By Chris Adams
It’s been a tough – albeit invigorating – few months for the news media. From crowds at political rallies that boo them, to Cabinet departments that shut them out, to a president that questions their very legitimacy, the press has become a major player in the political drama they are supposed to be covering.
So how does it work around the hostility?
Twelve journalists now in the trenches covering the Donald Trump administration and other centers of power in Washington talked about how they push back against a political establishment constantly trying to stiff-arm them and a president constantly insulting them.
Just two days before the event, for example, the president tweeted this: “The Fake Media (not Real Media) has gotten even worse since the election. Every story is badly slanted. We have to hold them to the truth!”
The event was co-sponsored by the National Press Club Journalism Institute and the National Press Foundation and held in the club’s Edward R. Murrow Room – a place named for a towering journalistic figure known for standing up to the political establishment of his time.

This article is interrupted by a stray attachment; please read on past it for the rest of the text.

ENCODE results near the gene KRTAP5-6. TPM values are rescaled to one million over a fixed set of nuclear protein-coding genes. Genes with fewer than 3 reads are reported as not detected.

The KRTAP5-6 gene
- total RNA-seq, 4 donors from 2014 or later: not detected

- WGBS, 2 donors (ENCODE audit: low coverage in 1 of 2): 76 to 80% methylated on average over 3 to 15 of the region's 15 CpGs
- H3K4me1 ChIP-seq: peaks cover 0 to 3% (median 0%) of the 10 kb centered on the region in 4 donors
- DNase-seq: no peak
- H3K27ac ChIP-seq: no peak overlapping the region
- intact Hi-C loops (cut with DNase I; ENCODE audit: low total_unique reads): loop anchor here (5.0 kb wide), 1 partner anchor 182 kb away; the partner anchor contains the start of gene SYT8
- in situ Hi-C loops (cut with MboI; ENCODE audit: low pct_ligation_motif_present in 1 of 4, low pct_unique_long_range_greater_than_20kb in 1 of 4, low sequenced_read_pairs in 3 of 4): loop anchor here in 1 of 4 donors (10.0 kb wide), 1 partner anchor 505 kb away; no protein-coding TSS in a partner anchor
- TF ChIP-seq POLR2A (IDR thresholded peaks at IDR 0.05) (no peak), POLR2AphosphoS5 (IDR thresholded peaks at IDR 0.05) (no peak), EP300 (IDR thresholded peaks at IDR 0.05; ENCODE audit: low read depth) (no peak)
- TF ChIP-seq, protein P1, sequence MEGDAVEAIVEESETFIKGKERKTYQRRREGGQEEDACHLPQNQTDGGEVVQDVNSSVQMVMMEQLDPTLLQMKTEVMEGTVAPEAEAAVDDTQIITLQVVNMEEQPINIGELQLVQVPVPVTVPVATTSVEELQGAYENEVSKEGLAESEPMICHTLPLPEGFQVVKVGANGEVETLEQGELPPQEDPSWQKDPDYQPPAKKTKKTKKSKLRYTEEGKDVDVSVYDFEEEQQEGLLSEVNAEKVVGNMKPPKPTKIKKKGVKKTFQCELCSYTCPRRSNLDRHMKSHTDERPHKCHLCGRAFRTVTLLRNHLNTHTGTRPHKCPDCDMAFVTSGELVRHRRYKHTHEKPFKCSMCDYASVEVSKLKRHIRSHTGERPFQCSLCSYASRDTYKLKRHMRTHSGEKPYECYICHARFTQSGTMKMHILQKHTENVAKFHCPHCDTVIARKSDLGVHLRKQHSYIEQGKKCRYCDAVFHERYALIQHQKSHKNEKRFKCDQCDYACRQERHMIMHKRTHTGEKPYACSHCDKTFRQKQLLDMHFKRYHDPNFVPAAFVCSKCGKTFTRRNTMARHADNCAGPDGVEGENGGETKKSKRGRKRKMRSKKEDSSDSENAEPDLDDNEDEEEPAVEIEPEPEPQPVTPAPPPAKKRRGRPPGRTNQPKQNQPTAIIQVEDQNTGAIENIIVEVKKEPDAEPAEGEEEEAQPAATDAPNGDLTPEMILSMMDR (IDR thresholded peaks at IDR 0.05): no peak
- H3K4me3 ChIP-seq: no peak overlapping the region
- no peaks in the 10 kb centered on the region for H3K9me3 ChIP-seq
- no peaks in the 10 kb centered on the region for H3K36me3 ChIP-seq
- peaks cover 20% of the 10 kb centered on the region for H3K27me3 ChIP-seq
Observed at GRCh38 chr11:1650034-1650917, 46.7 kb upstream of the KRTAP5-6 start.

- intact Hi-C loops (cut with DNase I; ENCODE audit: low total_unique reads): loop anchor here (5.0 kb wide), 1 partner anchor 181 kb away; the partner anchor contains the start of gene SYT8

What was clear is that there is a steep learning curve at work now. That applies to the administration, which is still trying to learn how to govern as well as how it wants to interact with the press; to reporters, who need to navigate around shut doors and hostile subjects; and to news organizations, which want to maintain their competitive nature but also stand together when necessary.
“We, in our competitive profession, need to show some solidarity,” said Kathy Kiely, the 2017 Press Freedom Fellow for the National Press Club Journalism Institute who helped organize the event.
For news organizations, the barriers erected to keep them from doing their jobs are aggravating, but also something to work around.
Throughout the event, some dominant themes emerged: The level of antagonism is up, and it’s generally more difficult to get information. That’s partly because so many political positions in the administration remain unfilled, and partly because the new administration is finding its way.
Beyond that, the day-to-day aspects of covering beats has begun to normalize, and reporters are starting to get the information they need. While the Trump-press spats continue, there still are daily press briefings and still are communications staffers responding to information requests. Some of the tactics employed by the Trump White House were also employed by the Obama White House.
Margaret Talev, the White House correspondent for Bloomberg and vice president of the White House Correspondents’ Association, said she has had to get used to hostility – knowing, for example, that some portion of rallies will be about the press.
“Everybody’s going to turn and boo and give you the stink-eye, and then you’ll get on with things,” she said.
“It’s a more publicly antagonistic environment than the one before it,” she added – but you work past it.